During this period Joe met his future business partner Peter Hughes in Melbourne’s Space Age Books and struck up a friendship after bonding over an issue of Captain America -issue 215 to be exact according to Peter- and other mutual interests. A busy period ensured from this point Peter joining with Joe to process and pack Images Images mail orders and producing TACC and in 1980 Joe, Moris and Peter staged COMICON II at Sheraton Motel in Melbourne. Once again there were no overseas talent, but they managed to get one Peter Ledger, who was gaining a name as a colourist in big name comics overseas. It was also one of the first times Cosplay was introduced to a convention.
These conventions continued in different venues and guises during the 1980s these tended to be more Science Fiction based under the name Phantasacon. During that period TACC was handed over to others to produce to the work load of running Images Images and the conventions. After giving up TACC, they found they missed it and created a more newspaper styled affectionately named Baby TACC which eventually morphed intoAlternate Worlds Pre Oder Catalogue which is still published every month till this day and is one the first of its kind pre dating the larger US publishing house editions. IT was also during this time Joe wrote a Super Hero RPG Super Squadron which was released in 1983 and for a while was distributed in the USA. It is during this period you can see some of the work Peter and Joe contributed as aspiring artists themselves. For Peter it was a four part series BLOODSWORD with Robert Shaw in the original REVERIE by Gary Dellar from 1983 and Joe cover art for TACC No.1.
Due to various circumstances within their professional and extracurricular pastimes, it was decided to expand the mail order business into a fully-fledged a comic book shop, though at first they were hesitant to make their hobby their job. However good sense prevailed and then in 1988 the Images Images name was changed to Alternate Worlds and the shop was opened at 40 Chapel St. Windsor. ten years later saw a move up the road to 76 Chapel St to bigger premises. This was augmented with another store opening in the mid-1990s in Bourke Rd Camberwell but closed when the introduction of the GST made it an unproductive venture. When the prestige of a Chapel St address pushed rents to stupid levels Alternate Worlds found a new home in its current location at Malvern St Bayswater in 2011. Closer to home for the owners and a large warehouse space to house the massive collection of rare and back issue comics and cards.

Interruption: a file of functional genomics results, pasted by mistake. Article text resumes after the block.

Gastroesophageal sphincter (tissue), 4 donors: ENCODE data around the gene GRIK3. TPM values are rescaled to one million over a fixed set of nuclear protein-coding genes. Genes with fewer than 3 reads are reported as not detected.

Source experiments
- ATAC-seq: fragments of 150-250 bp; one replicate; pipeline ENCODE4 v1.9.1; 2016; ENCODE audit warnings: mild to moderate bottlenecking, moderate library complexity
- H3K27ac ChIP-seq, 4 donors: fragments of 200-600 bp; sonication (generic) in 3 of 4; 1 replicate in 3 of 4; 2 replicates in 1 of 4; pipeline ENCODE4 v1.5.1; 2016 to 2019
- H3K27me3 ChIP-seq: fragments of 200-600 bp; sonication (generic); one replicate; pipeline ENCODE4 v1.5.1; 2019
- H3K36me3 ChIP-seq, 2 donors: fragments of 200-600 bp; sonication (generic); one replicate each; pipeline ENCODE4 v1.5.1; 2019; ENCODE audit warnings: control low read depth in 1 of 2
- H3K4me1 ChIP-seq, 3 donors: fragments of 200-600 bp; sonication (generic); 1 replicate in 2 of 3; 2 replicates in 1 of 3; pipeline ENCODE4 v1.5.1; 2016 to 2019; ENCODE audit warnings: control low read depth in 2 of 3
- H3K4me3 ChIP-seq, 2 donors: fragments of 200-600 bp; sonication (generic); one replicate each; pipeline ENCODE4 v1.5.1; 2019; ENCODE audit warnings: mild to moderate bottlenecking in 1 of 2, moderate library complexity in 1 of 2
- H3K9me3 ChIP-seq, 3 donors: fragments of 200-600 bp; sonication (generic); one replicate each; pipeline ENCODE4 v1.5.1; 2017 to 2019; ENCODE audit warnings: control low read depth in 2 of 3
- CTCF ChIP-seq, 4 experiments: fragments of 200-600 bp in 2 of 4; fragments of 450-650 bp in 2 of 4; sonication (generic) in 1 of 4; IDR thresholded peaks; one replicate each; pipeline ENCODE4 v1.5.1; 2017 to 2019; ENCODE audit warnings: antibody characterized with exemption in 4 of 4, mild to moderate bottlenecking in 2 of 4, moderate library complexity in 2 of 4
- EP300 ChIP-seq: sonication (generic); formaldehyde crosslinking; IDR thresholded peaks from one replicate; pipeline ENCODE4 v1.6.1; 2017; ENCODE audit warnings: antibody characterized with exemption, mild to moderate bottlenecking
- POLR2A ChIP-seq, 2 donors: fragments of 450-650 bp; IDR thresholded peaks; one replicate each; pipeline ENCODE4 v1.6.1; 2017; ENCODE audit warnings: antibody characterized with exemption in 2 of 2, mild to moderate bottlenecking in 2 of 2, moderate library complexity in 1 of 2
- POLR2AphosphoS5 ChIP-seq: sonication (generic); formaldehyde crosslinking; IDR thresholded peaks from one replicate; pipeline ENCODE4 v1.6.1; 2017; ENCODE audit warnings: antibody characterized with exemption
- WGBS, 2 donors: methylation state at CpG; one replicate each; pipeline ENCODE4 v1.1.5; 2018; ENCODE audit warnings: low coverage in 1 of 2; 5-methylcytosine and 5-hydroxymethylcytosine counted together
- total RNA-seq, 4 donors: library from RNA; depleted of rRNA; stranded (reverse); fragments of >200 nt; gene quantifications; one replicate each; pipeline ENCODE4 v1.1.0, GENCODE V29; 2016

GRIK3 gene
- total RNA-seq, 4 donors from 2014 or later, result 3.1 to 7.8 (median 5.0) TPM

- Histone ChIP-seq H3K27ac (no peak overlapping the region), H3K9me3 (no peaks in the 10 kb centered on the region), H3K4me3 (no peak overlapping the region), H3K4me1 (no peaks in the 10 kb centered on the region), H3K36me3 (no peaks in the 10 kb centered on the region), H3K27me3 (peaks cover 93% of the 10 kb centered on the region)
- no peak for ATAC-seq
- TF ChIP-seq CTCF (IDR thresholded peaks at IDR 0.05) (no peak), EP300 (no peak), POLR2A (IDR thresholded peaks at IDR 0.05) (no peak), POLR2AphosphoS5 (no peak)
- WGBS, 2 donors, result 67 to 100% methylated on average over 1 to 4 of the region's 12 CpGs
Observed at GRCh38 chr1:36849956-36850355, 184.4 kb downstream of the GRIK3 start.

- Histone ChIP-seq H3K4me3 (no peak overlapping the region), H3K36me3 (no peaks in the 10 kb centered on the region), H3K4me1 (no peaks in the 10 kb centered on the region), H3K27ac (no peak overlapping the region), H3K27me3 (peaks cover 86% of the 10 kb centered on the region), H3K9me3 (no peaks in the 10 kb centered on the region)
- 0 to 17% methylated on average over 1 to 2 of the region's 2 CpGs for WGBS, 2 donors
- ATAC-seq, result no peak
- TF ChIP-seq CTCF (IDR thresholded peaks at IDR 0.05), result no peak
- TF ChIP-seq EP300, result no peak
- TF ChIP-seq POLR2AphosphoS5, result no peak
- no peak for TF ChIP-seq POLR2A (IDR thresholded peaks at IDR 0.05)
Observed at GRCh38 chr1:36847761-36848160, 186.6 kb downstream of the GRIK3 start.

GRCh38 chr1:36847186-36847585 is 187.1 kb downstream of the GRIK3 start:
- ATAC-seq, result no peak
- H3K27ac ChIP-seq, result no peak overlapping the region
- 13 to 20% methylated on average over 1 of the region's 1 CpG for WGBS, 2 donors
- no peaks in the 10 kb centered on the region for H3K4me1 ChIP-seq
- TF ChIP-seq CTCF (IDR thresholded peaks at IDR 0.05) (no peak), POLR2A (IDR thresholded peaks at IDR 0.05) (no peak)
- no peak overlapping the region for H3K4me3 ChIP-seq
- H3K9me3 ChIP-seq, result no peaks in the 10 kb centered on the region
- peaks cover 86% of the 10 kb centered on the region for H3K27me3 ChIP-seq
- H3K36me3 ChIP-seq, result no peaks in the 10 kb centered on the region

Though more settled these days, Joe and Peter are still passionate about their work, both have a keen sense of what is happening in the Industry and the scene in general. Joe still attends and supports the big Conventions with a large stall of stock. He was recently a guest at the regional Gippsland GeekFest as special presenter. Peter not so much these days, he‘d rather look after the shop.
The lack of shop front and a main street or Shopping Mall position does not phase the owners, stating that finding such a location would be cost prohibitive, especially with the amount of space the require storing the stock they want to carry. Joe believes they are one of the only true “comic shops” in Australia where you can get all current editions, along with variant covers and have a good chance of finding recent and long discontinued lines in the store. Not just what is currently available and not to be seen again once the run is over. By moving a little off the main thoroughfare is not an imposition for foot traffic, if people want to come, they will come regardless. Plus, on the weekends parking is plentiful. Both men are collectors and cater for collectors and the current set up is the perfect solution.
To enhance that last point Alternate Worlds has begun a new monthly program where on the fourth Saturday of each month boxes are opened, and treasures unearthed from its collection of over half a million issues with the introduction of PREMIUM ACCESS COMIC DAY. Where the vast collection of rare comics dating back to early last century, Australian and US underground, Golden and Silver age tiles titles as well as magazines and early popular titles. Each event is different and surprise to behold. On the very first one I attended I found my Holy Grail, A RAT’S satire magazine from the early 1970s. Pure gold. Something I was convinced no longer exist, not even an image on the internet. So, believe me, there are surprises aplenty.
On a parting note I asked both Joe and Peter after forty years were they looking at slowing down or you up for another forty?
Both replied simultaneously:
Peter: We’re not going anywhere.
Joe: No way. Bring it on.
ALTERNATE WORLDS is located at 11 /13 Malvern St Bayswater Victoria and trades Seven days aweek opening at noon.